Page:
New York’s mute swans won’t meet the macabre end lawmakers originally had planned for them. Instead of executing the state’s 2,200 mute swans, the State Department of Environmental Conservation, or DEC, will administer birth control to put a lid on the swan population’s growth.

The decision comes after the public raised a hullabaloo over a management plan released late last year that asked conservationists to eradicate the mute swans, which are not native to the U.S., through lethal means. The measure called on officials to shoot or gas swans living on public lands, destroy their nests and puncture their eggs.

"The draft plan for management for mute swans received significant public interest and DEC received many thoughtful and substantive comments," Commissioner Joe Martens said in a statement. "The DEC will consider non-lethal means to achieve the management plan's intended goals.”

More than 16,000 people wrote letters to the DEC and 30,000 people signed a petition urging lawmakers to change their mind, according to The Gothamist. Lawmakers withdrew their plan to cull New York’s mute swans.  

"The big victory is that they’re not going to slaughter the swans of Sheepshead Bay," Steven Cymbrowitz, a Democratic member of the New York State Assembly, told his constituents in Brooklyn on Friday, according to the New York Post. "Sheepshead Bay wouldn’t be the same without the mute swans. They’re synonymous with grace and beauty. Yes, they may hiss sometimes, but this is New York, so they’re entitled."

The large white swans are native to Europe and parts of Asia and were brought to the U.S. to ornament the lawns of private estates in the late 1800s. In 1910, about 500 of them were released into the wild, where their numbers skyrocketed. Some swan advocates say the waterfowl are part of the state’s history and deserve a chance to survive.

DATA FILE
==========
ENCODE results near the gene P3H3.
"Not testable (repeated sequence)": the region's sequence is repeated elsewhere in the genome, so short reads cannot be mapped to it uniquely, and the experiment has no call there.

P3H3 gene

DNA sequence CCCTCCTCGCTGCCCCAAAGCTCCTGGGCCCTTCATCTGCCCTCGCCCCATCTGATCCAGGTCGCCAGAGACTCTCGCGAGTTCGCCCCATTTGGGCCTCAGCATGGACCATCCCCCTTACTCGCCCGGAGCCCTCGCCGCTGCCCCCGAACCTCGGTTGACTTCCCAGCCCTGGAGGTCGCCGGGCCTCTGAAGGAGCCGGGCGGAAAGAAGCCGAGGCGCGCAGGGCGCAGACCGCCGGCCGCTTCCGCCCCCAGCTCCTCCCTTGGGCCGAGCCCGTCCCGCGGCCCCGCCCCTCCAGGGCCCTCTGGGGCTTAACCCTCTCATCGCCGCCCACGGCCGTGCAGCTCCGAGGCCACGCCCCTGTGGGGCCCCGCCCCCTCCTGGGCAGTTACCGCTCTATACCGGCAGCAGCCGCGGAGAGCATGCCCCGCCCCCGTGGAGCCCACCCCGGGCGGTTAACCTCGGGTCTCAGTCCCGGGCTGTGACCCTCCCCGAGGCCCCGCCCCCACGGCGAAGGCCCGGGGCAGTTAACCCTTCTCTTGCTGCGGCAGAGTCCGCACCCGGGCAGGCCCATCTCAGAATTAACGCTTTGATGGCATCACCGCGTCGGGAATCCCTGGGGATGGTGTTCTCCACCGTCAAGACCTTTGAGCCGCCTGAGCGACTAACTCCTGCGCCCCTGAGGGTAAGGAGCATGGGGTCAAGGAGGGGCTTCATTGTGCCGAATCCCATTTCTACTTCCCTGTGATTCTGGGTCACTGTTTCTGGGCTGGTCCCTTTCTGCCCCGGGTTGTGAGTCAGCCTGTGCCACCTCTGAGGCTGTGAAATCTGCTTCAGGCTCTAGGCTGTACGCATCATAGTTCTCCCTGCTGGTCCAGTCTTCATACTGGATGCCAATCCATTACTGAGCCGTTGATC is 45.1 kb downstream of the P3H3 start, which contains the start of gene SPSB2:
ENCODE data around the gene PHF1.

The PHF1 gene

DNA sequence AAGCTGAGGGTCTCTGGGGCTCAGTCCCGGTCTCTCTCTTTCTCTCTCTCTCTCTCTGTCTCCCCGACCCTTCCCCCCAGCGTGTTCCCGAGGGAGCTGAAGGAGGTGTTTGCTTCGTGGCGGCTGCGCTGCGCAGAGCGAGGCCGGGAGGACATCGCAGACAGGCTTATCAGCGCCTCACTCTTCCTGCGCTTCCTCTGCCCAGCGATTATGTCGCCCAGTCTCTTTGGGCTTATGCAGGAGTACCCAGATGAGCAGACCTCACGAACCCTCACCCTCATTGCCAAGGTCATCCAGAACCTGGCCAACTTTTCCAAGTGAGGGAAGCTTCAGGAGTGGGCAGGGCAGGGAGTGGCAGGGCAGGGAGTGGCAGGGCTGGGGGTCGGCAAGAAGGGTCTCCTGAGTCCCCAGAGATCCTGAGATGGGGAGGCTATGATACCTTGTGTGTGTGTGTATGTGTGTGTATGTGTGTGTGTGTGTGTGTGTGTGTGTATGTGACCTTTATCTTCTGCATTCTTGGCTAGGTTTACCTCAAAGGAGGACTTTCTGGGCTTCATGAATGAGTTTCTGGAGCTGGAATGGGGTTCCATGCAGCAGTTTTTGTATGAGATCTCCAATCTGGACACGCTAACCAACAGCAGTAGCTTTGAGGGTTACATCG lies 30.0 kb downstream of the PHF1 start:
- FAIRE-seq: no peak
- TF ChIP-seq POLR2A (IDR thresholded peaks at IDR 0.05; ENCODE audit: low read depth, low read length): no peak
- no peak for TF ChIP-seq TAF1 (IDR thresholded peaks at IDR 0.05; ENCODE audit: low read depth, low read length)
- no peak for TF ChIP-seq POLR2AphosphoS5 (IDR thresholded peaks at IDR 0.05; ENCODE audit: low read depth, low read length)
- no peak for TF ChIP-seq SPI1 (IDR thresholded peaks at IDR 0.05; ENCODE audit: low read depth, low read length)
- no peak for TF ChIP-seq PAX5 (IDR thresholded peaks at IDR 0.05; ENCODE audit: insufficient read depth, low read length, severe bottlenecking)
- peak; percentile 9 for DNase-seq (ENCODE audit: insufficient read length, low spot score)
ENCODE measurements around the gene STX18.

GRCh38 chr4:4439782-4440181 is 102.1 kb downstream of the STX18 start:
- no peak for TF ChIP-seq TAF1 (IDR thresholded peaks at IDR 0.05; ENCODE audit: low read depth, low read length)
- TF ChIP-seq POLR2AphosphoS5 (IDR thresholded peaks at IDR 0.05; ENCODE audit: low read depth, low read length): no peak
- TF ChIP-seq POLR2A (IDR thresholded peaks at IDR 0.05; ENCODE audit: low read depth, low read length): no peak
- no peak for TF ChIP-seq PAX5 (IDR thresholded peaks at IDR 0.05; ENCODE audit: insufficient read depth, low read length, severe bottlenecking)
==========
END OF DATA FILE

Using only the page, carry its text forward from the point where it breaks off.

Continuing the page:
“Our community is one of immigrants,” Janelle Barbash, of the group Save Our Swans, told the New York Post. “We welcome the swans, who came here more than 100 years ago.”

But many conservationists say the non-native, invasive species is actually detrimental to the environment. They say the birds are not only a “nuisance,” but also destroy aquatic plants and drive away other waterfowl, including local ducks.

“The potential for injury is low, but the aggressive behavior of swans can be a serious nuisance and render some land or water areas inaccessible for outdoor recreation during the nesting season,” DEC members noted in their report. “Where large flocks occur on water bodies used for drinking water or swimming, the deposition of fecal matter may contribute to high fecal coliform counts which in turn may be a concern to local public health and municipal water supply officials.”

This isn’t the first time New York conservationists have proposed using birth control to halt a growing animal population. In August 2013, authorities came up with a plan to sterilize Hudson valley deer, which had begun to overrun the woods, chew through peoples’ gardens and cause multiple car accidents.